Columbia Engineering researchers design new desalination method for hypersaline brines that is low-cost, efficient, and effective; could address the growing water challenges across the globe
Hypersaline brines—water that contains high concentrations of dissolved salts and whose saline levels are higher than ocean water—are a growing environmental concern around the world. Very challenging and costly to treat, they result from water produced during oil and gas production, inland desalination concentrate, landfill leachate (a major problem for municipal solid waste landfills), flue gas desulfurization in fossil-fuel power plants, and effluent from industrial processes.
If hypersaline brines are improperly managed, they can pollute both surface and groundwater resources. But if there were a simple, inexpensive way to desalinate the brines, vast quantities of water would be available for all kinds of uses, from agriculture to industrial applications, and possibly even for human consumption.
A Columbia Engineering team led by Ngai Yin Yip, assistant professor of earth and environmental engineering, reports today that they have developed a radically different desalination approach—“temperature swing solvent extraction (TSSE)”—for hypersaline brines. The study, published online in Environmental Science & Technology Letters, demonstrates that TSSE can desalinate very high-salinity brines, up to seven times the concentration of seawater. This is a good deal more than reverse osmosis, the gold-standard for seawater desalination, and can handle approximately twice the seawater salt concentrations.
Currently, hypersaline brines are desalinated either by membrane (reverse osmosis) or water evaporation (distillation). Each approach has limitations. Reverse osmosis methods are ineffective for high-saline brines because the pressures applied in reverse osmosis scale with the amount of salt: hypersaline brines require prohibitively high pressurizations. Distillation techniques, which evaporate the brine, are very energy-intensive.
Yip has been working on solvent extraction, a separation method widely employed for chemical engineering processes. The relatively inexpensive, simple, and effective separation technique is used in a wide range of industries, including production of fine organic compounds, purification of natural products, and extraction of valuable metal complexes.
“I thought solvent extraction could be a good alternative desalination approach that is radically different from conventional methods because it is membrane-less and not based on evaporative phase-change,” Yip says. “Our results show that TSSE could be a disruptive technology—it’s effective, efficient, scalable, and can be sustainably powered.”
TSSE utilizes a low-polarity solvent with temperature-dependent water solubility for the selective extraction of water over salt from saline feeds. Because it is membrane-less and not based on evaporation of water, it can sidestep the technical constraints that limit the more traditional methods. Importantly, TSSE is powered by low-grade heat (< 70 C) that is inexpensive and sometimes even free. In the study, TSSE removed up to 98.4% of the salt, which is comparable to reverse osmosis, the gold standard for seawater desalination. The findings also demonstrated high water recovery (>50%) for the hypersaline brines, also comparable to current seawater desalination operations. But, unlike TSSE, reverse osmosis cannot handle hypersaline brines.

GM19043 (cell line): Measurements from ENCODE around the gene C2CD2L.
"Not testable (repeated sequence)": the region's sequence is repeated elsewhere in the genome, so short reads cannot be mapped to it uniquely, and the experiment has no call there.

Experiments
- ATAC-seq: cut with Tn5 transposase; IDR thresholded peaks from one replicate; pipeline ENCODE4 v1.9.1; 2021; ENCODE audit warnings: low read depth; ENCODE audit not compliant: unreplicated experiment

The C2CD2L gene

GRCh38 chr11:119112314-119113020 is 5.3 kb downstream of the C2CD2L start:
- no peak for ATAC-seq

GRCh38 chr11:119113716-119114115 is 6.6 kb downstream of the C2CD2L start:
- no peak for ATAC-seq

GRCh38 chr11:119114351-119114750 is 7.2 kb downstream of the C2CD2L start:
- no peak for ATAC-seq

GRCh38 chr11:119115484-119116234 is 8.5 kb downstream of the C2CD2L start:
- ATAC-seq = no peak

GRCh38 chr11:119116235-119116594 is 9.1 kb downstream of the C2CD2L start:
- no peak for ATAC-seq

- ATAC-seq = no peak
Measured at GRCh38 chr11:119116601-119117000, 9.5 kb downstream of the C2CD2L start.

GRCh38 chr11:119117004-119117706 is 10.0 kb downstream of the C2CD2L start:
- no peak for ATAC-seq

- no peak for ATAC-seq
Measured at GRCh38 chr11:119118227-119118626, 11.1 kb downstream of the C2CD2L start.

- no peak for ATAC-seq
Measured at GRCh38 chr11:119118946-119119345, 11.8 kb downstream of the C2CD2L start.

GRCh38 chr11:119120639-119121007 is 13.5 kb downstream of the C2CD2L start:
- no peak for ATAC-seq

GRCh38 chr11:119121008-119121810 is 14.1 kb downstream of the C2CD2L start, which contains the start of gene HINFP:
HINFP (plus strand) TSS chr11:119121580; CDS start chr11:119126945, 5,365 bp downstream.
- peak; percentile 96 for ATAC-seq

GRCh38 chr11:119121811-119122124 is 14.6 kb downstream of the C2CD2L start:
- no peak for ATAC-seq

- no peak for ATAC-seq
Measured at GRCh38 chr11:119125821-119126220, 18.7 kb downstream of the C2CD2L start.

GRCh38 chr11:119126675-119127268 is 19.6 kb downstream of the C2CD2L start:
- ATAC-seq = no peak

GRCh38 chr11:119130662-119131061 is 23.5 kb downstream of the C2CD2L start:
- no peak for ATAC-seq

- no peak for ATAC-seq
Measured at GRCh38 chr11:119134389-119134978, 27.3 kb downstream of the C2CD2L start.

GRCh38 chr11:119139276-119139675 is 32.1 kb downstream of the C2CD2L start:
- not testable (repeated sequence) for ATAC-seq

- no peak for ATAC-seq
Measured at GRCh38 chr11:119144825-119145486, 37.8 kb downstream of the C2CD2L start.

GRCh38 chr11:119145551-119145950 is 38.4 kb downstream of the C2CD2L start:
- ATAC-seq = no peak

“We think TSSE will be transformational for the water industry. It can displace the prevailing practice of costly distillation for desalination of high-salinity brines and tackle higher salinities that RO cannot handle,” Yip adds. “This will radically improve the sustainability in the treatment of produced water, inland desalination concentrate, landfill leachate, and other hypersaline streams of emerging importance. We can eliminate the pollution problems from these brines and create cleaner, more useable water for our planet.”
Yip’s TSSE approach has a clear path to commercialization. The heat input can be sustainably supplied by low-grade thermal sources such as industrial waste heat, shallow-well geothermal, and low-concentration solar collectors. He is now working on further refining how TSSE works as a desalination method so that he can engineer further improvements in performance and test it with real-world samples in the field.
About Columbia Engineering
Columbia Engineering, based in New York City, is one of the top engineering schools in the U.S. and one of the oldest in the nation. Also known as The Fu Foundation School of Engineering and Applied Science, the School expands knowledge and advances technology through the pioneering research of its more than 220 faculty, while educating undergraduate and graduate students in a collaborative environment to become leaders informed by a firm foundation in engineering. The School’s faculty are at the center of the University’s cross-disciplinary research, contributing to the Data Science Institute, Earth Institute, Zuckerman Mind Brain Behavior Institute, Precision Medicine Initiative, and the Columbia Nano Initiative. Guided by its strategic vision, “Columbia Engineering for Humanity,” the School aims to translate ideas into innovations that foster a sustainable, healthy, secure, connected, and creative humanity.